Everything You Need to Know about Face Masks

face mask
Emma Crameri Emma Crameri has been verified by Muck Rack's editorial team

Lifestyle Writer

Jan 15, 2021

After taking my face mask out for a test drive, I was a little disappointed with my glasses fogging up. Perhaps I hadn’t bought the best mask and thought I might do a little more research now that I was forced to wear one.

You might find it takes a couple of days to get used to wearing a mask. Some fabrics like cotton are better to breathe through than others.

Wash your hands well beforehand, and then make sure your mask covers both your nose, mouth and chin.

The blue coloured side (think surgical masks) may be waterproof. These usually go on the outside with the folds pointing downwards.

The disposable face masks are meant to be changed every 4 hours. Please remember to cut the elastic parts of masks off – to avoid them becoming harmful to wildlife and birds.

face mask
Image credit: ASOS

Fabric masks can be wash after a day of use. It is recommended to machine wash them at 60 degrees Celsius.

Definitely go foundation-free or makeup-free when you wear a mask – as a way to prevent any irritation, blocked pores and pimples.

Where to buy your face mask

The most convenient place to buy your face mask might be your local chemist, but it pays to shop around as the prices can vary. Here are some other places to consider:

Etsy also has a good range of handmade face masks that are reusable, washable and adjustable.

I like the Maskit brand – which has lovely patterns and a comfy fit with disposable filters. I also like the Cotton On ones as they have a wire bit around the nose (but these need to be pre-washed before wearing). I think it’s a good idea to have a spare one in your handbag – just in case (because the straps broke on one of the disposable ones I wore).

Adjusting your mask

If your mask doesn’t fit right or you’re feeling a little claustrophobic – you might have the wrong size. Some masks are available in small, medium and large. If you go larger, you can then tie a little knot in each of the string loops to make them smaller.

Some people prefer to wear children’s sized masks, as they are smaller and may fit their face better. However, I’ve found the opposite to be true – I have a small face, but I prefer the medium/large-sized ones. This might depend on your brand of mask.

Amazon and eBay has a range of weird and wonderful items to modify your face mask – think silicone face spacers or guards, adjustable ear hooks and guards, silicon ear caps and anti-fog nose clips.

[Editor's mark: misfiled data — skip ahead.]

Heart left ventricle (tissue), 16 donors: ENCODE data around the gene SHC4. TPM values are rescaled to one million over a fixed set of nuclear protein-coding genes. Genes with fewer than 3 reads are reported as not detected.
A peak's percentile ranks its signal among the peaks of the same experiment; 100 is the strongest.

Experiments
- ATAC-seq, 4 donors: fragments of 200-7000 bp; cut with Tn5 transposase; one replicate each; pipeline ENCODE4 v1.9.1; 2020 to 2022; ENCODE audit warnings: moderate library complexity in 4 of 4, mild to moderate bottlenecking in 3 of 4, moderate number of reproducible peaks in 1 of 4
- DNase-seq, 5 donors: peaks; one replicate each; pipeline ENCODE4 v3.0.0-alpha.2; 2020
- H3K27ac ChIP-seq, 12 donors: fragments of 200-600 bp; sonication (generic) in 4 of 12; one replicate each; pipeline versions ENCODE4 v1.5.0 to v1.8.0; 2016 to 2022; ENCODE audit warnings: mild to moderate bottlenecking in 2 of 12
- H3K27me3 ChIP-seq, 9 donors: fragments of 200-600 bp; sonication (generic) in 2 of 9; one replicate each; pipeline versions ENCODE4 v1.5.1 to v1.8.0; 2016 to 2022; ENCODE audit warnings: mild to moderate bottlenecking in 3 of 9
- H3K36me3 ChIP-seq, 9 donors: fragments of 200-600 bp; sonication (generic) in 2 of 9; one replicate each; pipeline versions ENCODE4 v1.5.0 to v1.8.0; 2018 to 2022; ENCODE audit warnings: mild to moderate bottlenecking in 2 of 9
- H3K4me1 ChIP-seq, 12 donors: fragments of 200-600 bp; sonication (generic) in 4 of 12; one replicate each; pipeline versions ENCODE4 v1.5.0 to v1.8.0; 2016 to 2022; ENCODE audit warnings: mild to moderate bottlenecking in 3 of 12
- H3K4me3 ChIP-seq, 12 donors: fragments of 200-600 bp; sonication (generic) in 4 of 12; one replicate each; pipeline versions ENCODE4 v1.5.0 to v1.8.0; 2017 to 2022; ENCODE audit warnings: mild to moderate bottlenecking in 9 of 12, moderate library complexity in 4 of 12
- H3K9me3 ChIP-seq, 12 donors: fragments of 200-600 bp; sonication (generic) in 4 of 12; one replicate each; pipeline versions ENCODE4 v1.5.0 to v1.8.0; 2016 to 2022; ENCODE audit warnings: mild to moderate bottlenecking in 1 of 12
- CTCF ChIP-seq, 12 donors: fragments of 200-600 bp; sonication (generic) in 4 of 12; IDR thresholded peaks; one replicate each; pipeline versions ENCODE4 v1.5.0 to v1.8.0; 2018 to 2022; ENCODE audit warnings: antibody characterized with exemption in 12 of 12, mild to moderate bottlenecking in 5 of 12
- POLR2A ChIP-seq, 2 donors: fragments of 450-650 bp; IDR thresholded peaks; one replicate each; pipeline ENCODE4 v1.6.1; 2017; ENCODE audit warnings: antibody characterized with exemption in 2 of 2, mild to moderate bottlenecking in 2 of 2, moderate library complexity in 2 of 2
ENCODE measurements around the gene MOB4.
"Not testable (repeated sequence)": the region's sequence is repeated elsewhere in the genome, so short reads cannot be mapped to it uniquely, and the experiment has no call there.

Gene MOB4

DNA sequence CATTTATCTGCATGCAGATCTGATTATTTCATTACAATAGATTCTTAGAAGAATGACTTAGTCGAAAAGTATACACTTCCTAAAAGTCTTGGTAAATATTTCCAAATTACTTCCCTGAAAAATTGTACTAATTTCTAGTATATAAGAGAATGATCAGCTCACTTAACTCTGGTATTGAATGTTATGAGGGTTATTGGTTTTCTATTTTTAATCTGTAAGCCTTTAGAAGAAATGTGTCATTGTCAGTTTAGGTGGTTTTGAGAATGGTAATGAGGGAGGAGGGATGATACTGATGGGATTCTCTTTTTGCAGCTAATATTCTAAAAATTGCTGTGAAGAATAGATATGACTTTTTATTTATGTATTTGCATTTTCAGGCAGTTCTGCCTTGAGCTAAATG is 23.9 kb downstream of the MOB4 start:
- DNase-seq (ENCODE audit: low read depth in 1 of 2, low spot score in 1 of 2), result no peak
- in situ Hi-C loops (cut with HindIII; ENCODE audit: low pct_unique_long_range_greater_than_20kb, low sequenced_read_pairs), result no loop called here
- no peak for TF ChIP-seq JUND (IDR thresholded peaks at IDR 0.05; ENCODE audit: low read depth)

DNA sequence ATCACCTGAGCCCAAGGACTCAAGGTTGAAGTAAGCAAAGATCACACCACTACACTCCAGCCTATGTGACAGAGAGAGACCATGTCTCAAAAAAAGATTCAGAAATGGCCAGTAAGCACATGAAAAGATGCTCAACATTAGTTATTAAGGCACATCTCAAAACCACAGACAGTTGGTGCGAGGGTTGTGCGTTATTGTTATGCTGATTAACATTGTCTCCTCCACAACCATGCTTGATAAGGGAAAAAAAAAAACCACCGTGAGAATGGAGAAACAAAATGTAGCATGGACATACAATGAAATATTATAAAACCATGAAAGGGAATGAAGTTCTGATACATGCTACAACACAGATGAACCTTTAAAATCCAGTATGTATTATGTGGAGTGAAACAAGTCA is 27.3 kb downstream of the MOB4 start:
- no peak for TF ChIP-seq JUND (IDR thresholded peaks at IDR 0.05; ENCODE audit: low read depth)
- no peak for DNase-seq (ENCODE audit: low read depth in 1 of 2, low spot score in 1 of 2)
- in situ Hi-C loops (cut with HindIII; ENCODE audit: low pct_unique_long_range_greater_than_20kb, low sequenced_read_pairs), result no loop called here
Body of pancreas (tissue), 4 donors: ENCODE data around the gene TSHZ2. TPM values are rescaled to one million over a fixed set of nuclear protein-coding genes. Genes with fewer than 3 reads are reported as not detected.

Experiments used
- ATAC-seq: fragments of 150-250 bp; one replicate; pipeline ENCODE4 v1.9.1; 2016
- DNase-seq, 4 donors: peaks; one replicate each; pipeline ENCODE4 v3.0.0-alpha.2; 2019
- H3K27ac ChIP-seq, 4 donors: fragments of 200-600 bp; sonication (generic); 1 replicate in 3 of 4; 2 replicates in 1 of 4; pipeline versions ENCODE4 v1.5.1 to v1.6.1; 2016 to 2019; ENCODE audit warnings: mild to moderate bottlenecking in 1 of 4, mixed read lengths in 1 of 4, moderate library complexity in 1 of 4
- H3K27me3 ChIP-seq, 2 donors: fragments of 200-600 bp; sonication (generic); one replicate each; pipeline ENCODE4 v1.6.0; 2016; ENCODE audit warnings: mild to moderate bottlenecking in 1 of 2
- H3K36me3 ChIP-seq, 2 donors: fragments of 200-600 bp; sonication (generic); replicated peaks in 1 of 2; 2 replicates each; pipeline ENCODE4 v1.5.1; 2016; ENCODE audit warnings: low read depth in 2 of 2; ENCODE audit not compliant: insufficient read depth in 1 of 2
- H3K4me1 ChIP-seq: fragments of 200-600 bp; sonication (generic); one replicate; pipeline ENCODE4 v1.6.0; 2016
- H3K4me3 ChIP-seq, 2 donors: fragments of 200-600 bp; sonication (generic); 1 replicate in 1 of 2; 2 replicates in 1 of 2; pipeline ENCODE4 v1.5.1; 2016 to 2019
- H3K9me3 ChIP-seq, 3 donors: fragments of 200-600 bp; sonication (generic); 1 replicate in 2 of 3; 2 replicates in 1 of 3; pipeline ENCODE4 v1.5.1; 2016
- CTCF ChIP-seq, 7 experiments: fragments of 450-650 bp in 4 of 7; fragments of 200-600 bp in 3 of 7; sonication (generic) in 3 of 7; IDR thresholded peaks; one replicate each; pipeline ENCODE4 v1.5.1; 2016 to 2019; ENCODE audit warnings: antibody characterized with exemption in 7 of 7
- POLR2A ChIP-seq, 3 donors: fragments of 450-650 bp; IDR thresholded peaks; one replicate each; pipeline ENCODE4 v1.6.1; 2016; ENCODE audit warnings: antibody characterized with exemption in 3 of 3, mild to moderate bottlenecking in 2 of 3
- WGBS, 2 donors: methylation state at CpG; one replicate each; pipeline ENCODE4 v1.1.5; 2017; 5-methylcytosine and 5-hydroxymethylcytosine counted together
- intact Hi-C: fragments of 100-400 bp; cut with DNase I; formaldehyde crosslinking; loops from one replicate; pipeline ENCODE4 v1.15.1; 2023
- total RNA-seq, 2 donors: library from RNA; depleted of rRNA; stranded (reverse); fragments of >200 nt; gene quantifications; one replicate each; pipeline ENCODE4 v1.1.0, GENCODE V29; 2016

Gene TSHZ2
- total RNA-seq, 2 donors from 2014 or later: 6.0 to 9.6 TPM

You can buy mask liners made from paper that protect your makeup and help to blot oily skin. These go inside your fabric mask. One company that makes these is called Cheek Sheets: https://www.cheeksheets.co/

How to Prevent Glasses and Sunglasses Fogging Up

There are a number of methods to prevent glasses and sunglasses from fogging up when wearing a face mask. You can use a tissue folded long ways and placed at the top of your mask along your nose and then pinch the nose. You can also try using surgical tape along the top to stop air escaping. Another method is cleaning your glasses with baby shampoo and water. 

face mask
Image Credit: Sportscraft

Not wearing a face mask

There are a number of medical reasons that some people are unable to wear face masks – these include severe burning, lung disease, breathing problems, skin conditions etc. You may like to carry a medical certificate to ensure you avoid getting a fine. Please refer to your local health department’s website for clarification.

Did you know that some people experience maskaphobia when wearing a mask – which is similar to an anxiety attack?

Please leave a comment and let us know about your face mask tips and tricks? Where did you buy your face mask from?

Image Credit: © Copyright ASOS, © Copyright Kombi, © Copyright Sportscraft


By Emma Crameri Emma Crameri has been verified by Muck Rack's editorial team

Lifestyle Writer

Emma Crameri is a regular contributor for The Carousel and Women Love Tech. She is also the editor of the Brisbane-based food and lifestyle website Brisbanista.



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